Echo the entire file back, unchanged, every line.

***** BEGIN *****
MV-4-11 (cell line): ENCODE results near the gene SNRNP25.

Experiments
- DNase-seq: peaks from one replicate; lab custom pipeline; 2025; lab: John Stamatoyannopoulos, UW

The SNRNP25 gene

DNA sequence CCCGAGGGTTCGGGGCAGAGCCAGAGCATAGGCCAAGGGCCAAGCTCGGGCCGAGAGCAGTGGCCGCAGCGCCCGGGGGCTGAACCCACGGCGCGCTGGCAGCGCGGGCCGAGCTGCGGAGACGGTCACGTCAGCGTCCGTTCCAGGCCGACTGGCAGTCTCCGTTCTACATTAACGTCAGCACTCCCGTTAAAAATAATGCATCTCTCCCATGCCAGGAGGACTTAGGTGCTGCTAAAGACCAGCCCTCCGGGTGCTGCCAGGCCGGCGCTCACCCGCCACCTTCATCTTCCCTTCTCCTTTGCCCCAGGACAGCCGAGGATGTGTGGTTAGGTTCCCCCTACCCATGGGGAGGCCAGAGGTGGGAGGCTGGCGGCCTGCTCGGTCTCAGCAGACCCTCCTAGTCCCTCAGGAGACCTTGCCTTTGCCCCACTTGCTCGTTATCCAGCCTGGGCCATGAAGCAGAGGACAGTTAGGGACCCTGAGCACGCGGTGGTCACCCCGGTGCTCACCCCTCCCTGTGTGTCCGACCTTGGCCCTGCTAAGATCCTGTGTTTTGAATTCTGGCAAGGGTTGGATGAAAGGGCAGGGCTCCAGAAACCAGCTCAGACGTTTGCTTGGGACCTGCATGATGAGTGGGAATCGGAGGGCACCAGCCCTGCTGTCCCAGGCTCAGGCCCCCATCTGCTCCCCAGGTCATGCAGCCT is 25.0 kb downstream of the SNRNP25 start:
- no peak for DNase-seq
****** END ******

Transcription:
MV-4-11 (cell line): ENCODE results near the gene SNRNP25.

Experiments
- DNase-seq: peaks from one replicate; lab custom pipeline; 2025; lab: John Stamatoyannopoulos, UW

The SNRNP25 gene

DNA sequence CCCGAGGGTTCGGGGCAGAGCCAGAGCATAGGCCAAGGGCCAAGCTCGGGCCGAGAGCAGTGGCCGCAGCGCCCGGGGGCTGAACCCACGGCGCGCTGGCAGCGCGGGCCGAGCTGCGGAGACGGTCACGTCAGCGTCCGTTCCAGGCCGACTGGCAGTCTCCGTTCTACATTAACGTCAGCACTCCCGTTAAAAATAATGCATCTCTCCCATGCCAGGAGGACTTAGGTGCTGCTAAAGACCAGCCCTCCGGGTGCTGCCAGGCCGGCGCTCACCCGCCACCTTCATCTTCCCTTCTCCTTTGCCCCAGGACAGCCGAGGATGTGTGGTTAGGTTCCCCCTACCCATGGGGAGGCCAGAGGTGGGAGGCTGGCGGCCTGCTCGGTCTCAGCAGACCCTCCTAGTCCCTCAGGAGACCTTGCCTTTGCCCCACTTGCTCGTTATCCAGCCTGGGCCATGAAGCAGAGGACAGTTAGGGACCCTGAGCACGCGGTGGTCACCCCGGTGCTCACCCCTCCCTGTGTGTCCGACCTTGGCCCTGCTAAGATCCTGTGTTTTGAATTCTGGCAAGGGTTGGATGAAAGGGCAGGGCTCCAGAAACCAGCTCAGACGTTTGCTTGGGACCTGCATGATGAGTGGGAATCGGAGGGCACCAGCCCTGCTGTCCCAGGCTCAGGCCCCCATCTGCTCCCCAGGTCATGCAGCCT is 25.0 kb downstream of the SNRNP25 start:
- no peak for DNase-seq